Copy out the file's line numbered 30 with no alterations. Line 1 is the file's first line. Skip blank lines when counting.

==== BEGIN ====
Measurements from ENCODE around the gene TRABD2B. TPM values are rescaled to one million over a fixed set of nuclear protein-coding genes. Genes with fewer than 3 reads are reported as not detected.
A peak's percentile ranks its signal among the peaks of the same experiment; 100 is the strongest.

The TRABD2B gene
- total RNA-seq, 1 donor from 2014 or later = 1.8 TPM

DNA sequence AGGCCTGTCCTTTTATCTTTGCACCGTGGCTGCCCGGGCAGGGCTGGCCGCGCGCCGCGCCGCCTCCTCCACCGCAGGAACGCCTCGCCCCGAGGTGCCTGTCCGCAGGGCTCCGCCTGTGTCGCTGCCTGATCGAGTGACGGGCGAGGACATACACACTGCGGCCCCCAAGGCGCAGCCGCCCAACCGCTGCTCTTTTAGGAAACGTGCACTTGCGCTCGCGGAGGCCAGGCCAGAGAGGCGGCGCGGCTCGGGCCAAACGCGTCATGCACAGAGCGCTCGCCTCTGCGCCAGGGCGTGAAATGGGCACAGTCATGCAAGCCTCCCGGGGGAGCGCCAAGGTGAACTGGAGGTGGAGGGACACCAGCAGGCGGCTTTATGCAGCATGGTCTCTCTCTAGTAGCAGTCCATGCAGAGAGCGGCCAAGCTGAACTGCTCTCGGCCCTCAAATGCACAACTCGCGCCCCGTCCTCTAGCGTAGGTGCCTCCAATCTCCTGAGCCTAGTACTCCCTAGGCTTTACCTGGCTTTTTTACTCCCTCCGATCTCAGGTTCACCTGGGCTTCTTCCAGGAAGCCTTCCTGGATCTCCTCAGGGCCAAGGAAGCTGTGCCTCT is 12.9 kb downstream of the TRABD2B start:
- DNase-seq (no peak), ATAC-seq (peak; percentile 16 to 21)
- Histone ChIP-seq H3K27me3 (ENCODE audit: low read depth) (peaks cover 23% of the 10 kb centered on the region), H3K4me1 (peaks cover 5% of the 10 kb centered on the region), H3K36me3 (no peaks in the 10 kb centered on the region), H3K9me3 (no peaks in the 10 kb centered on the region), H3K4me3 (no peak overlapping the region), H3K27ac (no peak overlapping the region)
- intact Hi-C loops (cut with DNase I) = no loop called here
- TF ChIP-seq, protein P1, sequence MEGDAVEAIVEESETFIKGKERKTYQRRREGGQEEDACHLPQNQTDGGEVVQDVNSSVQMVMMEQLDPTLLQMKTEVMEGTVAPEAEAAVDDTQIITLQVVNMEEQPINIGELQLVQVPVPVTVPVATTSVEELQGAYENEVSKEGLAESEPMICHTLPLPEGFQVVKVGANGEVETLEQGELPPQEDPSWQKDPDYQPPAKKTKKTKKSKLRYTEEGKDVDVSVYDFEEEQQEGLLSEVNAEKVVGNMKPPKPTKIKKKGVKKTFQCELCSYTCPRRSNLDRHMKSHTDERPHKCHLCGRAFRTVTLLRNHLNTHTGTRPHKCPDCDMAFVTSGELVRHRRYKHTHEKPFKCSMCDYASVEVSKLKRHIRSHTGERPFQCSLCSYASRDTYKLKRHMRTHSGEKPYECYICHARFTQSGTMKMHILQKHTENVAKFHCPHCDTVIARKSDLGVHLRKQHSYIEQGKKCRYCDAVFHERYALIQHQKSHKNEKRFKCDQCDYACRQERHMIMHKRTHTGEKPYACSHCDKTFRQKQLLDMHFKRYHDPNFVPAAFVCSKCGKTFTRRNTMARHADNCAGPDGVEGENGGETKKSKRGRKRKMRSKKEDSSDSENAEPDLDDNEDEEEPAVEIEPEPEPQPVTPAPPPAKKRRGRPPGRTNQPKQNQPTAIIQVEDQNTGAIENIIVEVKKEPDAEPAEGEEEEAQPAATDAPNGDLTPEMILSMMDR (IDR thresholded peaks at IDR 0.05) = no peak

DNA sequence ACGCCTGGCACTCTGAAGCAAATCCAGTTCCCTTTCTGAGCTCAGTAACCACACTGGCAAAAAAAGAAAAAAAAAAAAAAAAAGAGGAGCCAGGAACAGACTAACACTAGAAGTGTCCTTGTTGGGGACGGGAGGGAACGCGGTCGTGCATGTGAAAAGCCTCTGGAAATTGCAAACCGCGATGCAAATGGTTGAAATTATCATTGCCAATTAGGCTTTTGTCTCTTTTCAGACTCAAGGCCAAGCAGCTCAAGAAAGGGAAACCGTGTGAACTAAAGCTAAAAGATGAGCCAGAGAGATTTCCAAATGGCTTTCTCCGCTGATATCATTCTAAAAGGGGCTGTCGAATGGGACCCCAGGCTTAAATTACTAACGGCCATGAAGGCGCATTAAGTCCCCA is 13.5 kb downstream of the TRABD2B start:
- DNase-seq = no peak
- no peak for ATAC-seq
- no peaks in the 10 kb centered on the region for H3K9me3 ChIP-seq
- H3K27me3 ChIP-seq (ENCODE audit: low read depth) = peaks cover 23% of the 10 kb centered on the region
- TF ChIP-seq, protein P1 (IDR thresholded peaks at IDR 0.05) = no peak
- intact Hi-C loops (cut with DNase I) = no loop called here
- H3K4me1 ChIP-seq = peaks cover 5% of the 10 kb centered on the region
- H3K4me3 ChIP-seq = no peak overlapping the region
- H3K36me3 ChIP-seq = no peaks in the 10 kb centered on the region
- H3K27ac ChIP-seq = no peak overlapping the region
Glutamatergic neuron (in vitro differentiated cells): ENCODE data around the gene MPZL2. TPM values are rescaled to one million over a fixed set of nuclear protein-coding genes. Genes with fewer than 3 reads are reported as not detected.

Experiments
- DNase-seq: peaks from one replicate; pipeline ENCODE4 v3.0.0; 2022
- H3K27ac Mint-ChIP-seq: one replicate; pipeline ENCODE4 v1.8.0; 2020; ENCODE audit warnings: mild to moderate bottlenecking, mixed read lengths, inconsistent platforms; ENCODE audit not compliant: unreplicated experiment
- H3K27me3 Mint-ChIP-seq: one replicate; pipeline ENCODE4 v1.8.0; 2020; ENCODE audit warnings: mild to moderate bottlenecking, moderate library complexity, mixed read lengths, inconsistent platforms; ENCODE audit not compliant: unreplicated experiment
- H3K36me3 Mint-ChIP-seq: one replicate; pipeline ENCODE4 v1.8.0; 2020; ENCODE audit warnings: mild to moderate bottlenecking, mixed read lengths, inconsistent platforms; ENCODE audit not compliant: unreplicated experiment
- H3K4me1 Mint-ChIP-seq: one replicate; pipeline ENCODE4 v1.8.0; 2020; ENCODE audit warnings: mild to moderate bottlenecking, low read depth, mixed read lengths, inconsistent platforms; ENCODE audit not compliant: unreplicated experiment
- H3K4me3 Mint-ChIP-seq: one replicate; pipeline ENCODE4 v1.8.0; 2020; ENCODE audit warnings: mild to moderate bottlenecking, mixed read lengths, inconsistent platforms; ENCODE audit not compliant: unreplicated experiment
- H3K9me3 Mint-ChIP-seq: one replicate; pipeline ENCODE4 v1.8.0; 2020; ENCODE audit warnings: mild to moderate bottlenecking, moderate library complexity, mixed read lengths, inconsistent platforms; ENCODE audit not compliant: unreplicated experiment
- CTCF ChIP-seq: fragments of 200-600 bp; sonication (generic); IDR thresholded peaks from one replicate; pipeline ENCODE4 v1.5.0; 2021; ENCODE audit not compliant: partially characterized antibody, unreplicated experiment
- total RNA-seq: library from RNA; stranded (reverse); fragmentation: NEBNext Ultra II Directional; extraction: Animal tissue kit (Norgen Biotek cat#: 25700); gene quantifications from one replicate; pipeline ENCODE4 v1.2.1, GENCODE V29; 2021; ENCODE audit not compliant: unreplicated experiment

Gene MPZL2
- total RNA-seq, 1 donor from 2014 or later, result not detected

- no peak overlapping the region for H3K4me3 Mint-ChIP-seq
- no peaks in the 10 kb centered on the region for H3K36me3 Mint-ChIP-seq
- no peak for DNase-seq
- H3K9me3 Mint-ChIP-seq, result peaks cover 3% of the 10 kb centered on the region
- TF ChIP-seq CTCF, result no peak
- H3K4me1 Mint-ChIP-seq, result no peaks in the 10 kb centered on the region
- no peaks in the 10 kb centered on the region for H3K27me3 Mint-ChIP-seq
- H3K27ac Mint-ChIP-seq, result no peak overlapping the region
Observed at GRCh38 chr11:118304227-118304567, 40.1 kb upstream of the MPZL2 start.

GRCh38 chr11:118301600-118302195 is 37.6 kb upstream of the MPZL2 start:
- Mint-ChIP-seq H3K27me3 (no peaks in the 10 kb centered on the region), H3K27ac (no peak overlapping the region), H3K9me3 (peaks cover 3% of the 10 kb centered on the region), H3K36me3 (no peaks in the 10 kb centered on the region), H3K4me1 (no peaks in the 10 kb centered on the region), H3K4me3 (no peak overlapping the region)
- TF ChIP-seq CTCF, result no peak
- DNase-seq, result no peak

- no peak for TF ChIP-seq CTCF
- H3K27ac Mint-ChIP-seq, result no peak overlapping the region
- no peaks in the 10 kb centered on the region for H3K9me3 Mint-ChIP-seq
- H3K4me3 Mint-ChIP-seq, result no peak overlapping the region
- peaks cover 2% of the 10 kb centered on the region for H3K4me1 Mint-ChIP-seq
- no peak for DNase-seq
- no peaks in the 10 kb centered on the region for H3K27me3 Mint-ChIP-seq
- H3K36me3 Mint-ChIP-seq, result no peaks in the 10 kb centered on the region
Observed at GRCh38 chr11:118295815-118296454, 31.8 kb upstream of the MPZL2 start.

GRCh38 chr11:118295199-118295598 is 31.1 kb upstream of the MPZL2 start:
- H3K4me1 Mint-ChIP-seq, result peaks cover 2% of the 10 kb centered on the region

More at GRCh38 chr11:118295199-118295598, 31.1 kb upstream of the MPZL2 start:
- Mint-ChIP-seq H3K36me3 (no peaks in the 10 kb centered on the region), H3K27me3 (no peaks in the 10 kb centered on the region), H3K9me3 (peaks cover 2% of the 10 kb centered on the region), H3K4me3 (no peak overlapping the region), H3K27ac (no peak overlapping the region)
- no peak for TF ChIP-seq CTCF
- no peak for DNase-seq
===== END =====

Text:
- CTCF ChIP-seq: fragments of 200-600 bp; sonication (generic); IDR thresholded peaks from one replicate; pipeline ENCODE4 v1.5.0; 2021; ENCODE audit not compliant: partially characterized antibody, unreplicated experiment